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Draft plan focuses on water and core services


Continued investment in vital water infrastructure is the focus of Porirua City’s draft Long-term Plan (LTP) 2024–34, which was approved today for community consultation.

The LTP sets the direction and budget for the city for the next 10 years, outlining what the Council is planning to do and how we’ll pay for it. At a meeting today, Council’s Te Puna Kōrero committee signed off on the LTP consultation document and supporting material, with formal consultation set to open on 26 March.

Porirua Mayor Anita Baker says we need to hold fast to our focus on water infrastructure and protecting Te Awarua-o-Porirua Harbour, despite recent government changes to water reform, and rapidly increasing costs.

"Our plan proposes to spend 55 per cent of our budget on three waters infrastructure (stormwater, wastewater and drinking water) – that’s $637 million inflated over the 10 years of the LTP.

"In the next year, this spending will fund the new wastewater storage tank that’s underway in the CBD to protect our harbour. We’re also prioritising fixing our city’s ageing pipes and addressing the backlog of leaks.

"Councils and households around the country are facing an affordability crisis and it’s costing more to do the same work. Last year we maintained water services funding, but funded this half by debt, and half by rates. We can’t continue to do this due to limits on what we are able to borrow," Mayor Baker says.

"As an organisation, Council has made internal savings of $4 million and increased our revenue target by $750,000. However, even with those savings, we need to bite the bullet with a proposed average rates increase of 17.5 per cent, for the first year of this LTP, with increases of 8.75 per cent and 10 per cent in the following two years."

Mayor Baker says this level of increase is in line with other councils across New Zealand and is unavoidable if we want to keep funding critical infrastructure.

LGNZ research shows that councils nationwide are facing stark cost pressures, leading to higher than usual rates increases.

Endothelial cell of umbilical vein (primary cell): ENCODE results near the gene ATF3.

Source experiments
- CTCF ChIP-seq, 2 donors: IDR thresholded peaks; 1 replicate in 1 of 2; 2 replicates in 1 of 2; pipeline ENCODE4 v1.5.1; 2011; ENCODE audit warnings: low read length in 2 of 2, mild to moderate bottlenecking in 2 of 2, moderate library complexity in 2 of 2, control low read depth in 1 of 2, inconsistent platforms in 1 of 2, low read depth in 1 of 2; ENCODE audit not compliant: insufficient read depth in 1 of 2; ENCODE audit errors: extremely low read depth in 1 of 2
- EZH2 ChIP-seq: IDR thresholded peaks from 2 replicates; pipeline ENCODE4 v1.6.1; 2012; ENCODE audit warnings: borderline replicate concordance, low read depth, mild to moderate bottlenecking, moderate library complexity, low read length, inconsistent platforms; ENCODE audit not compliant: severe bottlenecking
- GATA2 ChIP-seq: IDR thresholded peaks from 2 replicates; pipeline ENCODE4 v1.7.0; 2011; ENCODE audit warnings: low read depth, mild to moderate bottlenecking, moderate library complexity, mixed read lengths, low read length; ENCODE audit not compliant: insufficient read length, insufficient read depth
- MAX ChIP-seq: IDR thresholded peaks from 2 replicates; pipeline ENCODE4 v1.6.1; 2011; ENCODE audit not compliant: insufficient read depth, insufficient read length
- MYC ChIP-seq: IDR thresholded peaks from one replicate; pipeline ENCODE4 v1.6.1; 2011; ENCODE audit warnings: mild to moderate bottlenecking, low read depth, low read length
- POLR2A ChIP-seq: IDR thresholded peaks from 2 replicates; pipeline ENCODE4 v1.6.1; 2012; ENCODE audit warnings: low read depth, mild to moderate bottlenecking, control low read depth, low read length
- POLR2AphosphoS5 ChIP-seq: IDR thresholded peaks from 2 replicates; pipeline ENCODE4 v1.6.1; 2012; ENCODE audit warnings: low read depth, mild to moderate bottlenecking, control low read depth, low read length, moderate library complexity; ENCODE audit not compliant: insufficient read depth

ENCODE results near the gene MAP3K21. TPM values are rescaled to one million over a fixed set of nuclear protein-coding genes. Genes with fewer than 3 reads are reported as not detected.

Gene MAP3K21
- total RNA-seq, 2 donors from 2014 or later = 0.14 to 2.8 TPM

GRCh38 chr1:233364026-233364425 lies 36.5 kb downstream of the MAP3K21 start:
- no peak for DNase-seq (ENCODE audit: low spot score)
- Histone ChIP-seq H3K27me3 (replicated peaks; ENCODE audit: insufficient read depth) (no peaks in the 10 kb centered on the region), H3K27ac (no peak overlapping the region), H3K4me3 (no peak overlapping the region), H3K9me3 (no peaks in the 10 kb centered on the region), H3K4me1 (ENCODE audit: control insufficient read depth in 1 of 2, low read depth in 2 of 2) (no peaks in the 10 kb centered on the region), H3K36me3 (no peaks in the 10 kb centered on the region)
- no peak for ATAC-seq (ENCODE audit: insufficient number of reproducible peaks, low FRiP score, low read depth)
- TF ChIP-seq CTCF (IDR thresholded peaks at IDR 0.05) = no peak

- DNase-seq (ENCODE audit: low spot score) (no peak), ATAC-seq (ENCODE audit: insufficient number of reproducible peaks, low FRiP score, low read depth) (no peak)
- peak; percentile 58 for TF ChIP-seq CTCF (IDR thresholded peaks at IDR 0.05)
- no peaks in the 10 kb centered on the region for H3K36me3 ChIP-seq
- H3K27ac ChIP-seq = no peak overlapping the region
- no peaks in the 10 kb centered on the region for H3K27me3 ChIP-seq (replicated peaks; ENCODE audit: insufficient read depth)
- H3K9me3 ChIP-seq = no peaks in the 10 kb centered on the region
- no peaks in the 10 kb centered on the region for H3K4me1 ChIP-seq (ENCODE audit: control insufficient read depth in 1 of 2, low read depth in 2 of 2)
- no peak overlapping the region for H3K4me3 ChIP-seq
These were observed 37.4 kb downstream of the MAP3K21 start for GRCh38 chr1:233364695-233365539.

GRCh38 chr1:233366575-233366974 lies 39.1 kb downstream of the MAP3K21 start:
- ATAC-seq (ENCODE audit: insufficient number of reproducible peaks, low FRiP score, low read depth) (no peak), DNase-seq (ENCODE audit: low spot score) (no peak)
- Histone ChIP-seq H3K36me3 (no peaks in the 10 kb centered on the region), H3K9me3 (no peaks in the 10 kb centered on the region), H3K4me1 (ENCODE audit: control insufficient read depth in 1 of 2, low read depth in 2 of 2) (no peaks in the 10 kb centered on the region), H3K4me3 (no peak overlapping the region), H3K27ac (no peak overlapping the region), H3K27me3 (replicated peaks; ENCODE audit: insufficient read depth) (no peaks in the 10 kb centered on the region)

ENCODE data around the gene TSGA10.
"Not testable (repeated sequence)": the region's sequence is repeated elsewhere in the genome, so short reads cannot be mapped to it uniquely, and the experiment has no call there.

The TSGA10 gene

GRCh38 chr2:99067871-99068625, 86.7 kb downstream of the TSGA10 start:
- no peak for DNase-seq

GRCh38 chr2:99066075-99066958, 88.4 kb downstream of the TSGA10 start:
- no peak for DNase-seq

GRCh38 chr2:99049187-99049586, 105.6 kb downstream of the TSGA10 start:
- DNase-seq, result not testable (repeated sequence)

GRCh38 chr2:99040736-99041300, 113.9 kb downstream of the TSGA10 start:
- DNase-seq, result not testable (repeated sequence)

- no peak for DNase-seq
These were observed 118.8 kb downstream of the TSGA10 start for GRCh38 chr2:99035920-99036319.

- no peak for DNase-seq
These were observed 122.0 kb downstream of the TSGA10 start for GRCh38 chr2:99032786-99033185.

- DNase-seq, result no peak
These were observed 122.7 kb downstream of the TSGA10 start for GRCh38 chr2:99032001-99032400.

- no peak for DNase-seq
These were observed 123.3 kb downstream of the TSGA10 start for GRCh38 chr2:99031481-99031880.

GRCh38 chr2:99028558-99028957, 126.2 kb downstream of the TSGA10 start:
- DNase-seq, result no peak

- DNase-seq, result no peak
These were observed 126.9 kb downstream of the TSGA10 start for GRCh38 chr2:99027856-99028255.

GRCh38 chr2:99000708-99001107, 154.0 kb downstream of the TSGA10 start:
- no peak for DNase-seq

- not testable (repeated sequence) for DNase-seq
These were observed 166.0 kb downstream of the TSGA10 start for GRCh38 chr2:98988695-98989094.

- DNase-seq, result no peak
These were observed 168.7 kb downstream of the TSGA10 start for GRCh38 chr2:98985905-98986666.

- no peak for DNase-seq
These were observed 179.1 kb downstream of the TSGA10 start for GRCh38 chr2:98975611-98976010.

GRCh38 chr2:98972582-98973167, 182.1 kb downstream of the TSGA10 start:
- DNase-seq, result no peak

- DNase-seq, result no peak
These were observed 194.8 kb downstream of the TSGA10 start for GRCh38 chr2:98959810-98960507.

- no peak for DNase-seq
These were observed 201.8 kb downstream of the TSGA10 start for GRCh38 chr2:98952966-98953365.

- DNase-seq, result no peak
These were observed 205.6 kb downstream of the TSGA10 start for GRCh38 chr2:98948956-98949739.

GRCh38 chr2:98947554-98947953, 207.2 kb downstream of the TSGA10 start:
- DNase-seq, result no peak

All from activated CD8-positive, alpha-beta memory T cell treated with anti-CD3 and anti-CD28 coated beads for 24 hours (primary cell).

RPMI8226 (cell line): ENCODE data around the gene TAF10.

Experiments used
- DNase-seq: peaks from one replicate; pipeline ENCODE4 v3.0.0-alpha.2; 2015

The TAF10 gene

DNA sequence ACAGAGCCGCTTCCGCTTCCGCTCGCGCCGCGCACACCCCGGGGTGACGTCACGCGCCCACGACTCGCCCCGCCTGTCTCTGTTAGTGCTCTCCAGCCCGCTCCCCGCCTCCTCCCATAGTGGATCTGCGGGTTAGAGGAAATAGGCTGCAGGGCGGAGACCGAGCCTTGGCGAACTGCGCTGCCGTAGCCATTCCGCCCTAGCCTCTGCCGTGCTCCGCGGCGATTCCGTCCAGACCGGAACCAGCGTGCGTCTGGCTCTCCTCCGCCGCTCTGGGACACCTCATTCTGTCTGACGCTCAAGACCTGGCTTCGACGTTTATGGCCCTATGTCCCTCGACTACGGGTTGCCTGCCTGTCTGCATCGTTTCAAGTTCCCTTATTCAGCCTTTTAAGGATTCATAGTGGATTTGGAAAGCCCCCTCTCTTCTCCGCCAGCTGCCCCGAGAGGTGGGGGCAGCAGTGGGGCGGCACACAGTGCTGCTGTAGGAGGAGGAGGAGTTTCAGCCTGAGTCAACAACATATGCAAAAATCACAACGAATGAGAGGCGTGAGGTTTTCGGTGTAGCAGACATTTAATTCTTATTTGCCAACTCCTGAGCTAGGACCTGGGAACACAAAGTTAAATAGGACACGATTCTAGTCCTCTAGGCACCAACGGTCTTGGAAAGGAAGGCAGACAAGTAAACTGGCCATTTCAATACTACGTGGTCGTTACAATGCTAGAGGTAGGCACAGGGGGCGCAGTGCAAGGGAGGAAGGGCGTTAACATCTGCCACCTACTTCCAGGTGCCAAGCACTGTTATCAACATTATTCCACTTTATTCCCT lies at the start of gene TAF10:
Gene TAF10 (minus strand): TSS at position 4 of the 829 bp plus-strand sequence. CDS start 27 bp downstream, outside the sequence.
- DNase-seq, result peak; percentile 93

"Councils are acutely aware they need to balance the need for investment with affordable increases but the pressure has reached tipping point," says LGNZ’s Vice-President Mayor Campbell Barry.

"It’s no secret that the funding system for local government is broken. Rates account for more than half council funding, and relying so heavily on rates alone is unsustainable," he says.

Mayor Baker says while fixing leaky pipes is an obvious way to conserve water, we also need to be more careful with how water is used, which is why water meters will be introduced in about year four of the plan.

"This will help us identify the leaks more easily and encourage us all to use less. Other councils have found that water consumption drops significantly once people are more aware of how much they use."

Mayor Baker says it’s important for the community to share their views on the draft LTP.

"We want your general feedback on anything in the plan, but also want to hear your thoughts on a proposal to provide every household with a rates-funded rubbish bin in the future, so there’s equitable access to the same, safer service. We believe this will also reduce contamination of recycling and the amount of recycling that ends up in landfill."

Consultation is open from 26 March to 26 April, and engagement events will be held across the city for kōrero on the draft plan.

Making a submission is easy with many ways to have your say. Visit

You can read our key proposal

21 Mar 2024